Re: In the USA

My best reference is a paper 1962 National Geographic. The more usual loads were 50-90 lbs. I'll keep looking.


kamil - Mar 23, 2009 9:14 am - Voted 10/10


Eric, what a great article :) This topic is definitely worth to be shared with the rest of the world!
I've seen those Sherpas quite often in the Slovak Tatras, I think another Slovak word for them is 'nosič' (meaning 'porter'; nosit, pol. nosić = to carry). Some time in the '80s or '90s I heard the story that it was compulsory to work one summer as a 'nosič' if you wanted to get a licence for climbing in the Slovak Tatras, but I don't know if this regulation still exists or if it ever was true.



visentin - Mar 23, 2009 10:01 am - Hasn't voted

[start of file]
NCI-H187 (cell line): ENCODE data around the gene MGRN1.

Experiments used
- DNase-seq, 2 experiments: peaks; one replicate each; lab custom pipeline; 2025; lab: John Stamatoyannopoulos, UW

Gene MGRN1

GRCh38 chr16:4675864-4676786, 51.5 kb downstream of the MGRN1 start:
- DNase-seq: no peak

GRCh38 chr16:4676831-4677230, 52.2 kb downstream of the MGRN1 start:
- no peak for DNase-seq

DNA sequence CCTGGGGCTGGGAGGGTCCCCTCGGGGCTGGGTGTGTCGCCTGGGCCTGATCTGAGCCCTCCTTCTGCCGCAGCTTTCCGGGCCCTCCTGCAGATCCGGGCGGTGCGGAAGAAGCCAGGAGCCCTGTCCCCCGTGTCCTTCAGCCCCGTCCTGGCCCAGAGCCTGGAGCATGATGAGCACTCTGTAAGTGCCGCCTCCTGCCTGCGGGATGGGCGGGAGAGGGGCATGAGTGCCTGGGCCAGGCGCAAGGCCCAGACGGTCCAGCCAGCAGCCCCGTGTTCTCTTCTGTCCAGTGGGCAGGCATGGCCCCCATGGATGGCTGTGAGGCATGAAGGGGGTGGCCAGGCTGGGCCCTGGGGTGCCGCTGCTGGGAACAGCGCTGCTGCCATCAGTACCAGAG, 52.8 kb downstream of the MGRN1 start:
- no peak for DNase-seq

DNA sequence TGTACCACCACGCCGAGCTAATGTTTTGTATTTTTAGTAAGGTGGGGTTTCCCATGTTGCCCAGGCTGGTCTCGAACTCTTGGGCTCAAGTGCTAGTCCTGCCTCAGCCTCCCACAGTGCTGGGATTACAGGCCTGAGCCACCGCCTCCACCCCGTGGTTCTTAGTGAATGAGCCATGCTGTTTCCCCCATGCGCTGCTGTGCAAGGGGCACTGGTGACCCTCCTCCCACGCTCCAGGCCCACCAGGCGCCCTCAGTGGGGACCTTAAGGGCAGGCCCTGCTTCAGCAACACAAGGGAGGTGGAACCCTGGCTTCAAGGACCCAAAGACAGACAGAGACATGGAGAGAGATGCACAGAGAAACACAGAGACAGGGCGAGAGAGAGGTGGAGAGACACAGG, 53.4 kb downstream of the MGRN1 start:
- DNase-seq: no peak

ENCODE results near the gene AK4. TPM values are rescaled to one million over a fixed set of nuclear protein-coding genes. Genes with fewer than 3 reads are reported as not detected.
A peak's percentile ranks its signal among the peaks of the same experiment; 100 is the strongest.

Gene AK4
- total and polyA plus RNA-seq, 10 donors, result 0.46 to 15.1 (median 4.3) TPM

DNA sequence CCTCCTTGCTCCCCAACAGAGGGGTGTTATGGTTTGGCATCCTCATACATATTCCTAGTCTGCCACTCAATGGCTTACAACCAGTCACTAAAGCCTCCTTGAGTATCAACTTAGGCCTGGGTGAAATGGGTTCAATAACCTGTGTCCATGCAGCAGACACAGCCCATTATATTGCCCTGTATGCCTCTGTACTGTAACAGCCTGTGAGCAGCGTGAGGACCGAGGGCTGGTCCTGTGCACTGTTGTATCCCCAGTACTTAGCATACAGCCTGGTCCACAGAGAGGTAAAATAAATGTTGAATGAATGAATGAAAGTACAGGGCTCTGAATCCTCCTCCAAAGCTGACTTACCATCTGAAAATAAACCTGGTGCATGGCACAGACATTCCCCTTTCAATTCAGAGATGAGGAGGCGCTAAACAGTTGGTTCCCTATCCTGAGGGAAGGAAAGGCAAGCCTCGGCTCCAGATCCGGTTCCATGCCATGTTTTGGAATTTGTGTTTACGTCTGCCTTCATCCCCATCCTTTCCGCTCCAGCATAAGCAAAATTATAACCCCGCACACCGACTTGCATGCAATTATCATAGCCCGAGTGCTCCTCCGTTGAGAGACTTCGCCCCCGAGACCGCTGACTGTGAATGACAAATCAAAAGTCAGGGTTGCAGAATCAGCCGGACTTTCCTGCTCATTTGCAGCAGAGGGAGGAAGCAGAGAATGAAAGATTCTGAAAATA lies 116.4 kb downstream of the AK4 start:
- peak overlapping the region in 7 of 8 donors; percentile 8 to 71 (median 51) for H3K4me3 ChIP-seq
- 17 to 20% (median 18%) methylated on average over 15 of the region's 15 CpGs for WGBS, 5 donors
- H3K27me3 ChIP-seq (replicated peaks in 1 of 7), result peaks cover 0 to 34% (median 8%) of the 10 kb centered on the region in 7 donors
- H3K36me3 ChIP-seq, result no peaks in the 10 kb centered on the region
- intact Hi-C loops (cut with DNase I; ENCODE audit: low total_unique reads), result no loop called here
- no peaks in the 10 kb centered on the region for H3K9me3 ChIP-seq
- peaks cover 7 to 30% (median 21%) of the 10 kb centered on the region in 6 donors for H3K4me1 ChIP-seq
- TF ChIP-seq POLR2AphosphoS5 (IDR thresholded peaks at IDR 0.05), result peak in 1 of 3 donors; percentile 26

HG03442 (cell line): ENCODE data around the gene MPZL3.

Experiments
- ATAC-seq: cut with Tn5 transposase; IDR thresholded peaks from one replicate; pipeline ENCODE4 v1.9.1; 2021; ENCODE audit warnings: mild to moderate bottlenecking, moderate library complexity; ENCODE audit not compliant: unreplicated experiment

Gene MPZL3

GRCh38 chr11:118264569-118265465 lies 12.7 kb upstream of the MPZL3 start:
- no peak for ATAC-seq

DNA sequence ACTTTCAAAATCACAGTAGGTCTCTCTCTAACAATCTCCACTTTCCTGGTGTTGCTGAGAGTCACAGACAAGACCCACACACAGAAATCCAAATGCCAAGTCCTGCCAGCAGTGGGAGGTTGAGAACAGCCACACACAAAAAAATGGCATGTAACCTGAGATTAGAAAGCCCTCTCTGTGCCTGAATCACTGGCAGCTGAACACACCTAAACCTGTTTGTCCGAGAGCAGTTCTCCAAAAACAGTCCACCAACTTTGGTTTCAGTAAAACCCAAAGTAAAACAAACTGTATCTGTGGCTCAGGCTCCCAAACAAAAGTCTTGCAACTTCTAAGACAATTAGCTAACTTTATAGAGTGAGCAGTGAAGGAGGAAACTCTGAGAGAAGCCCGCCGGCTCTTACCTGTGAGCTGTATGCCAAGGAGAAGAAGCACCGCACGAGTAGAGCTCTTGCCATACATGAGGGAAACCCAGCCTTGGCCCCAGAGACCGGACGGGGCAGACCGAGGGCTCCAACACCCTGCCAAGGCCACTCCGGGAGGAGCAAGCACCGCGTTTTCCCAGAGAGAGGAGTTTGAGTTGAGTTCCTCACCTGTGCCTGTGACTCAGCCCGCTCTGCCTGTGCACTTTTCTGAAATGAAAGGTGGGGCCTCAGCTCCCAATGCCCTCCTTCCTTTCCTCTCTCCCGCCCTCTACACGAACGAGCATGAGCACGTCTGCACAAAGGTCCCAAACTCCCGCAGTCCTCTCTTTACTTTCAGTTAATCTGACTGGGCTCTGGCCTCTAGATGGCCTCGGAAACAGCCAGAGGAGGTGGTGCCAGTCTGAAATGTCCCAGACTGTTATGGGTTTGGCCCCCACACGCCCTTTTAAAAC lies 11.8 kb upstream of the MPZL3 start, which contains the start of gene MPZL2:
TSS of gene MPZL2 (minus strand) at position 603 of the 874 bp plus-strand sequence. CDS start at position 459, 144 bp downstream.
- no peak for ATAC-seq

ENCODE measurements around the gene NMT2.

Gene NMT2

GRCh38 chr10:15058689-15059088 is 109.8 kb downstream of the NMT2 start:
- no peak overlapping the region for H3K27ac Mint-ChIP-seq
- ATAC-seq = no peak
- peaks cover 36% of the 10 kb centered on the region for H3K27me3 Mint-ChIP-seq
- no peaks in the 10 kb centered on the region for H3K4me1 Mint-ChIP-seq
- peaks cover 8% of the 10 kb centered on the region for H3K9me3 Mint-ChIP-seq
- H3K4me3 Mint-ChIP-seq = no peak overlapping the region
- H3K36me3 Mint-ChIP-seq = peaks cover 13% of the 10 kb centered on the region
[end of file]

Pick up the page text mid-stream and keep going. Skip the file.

Re: Sherpas

Yes, I read about "nosic", which is the name of the activity, "sherpa" being the name of the actors...
I have never heard of this rule of serving as a sherpa to be allowed to go climbing offtrails, but to me it sounds a genial idea !


kamil - Mar 24, 2009 7:30 am - Voted 10/10

Re: Sherpas

Yeah, "nosić" is a verb in Polish but "nosič" is a noun ("porter") in Slovak :) The Slovak verb "to carry" is "nosit". Hope you don't mind my teaching you some Polish and Slovak! :))

Viewing: 1-20 of 24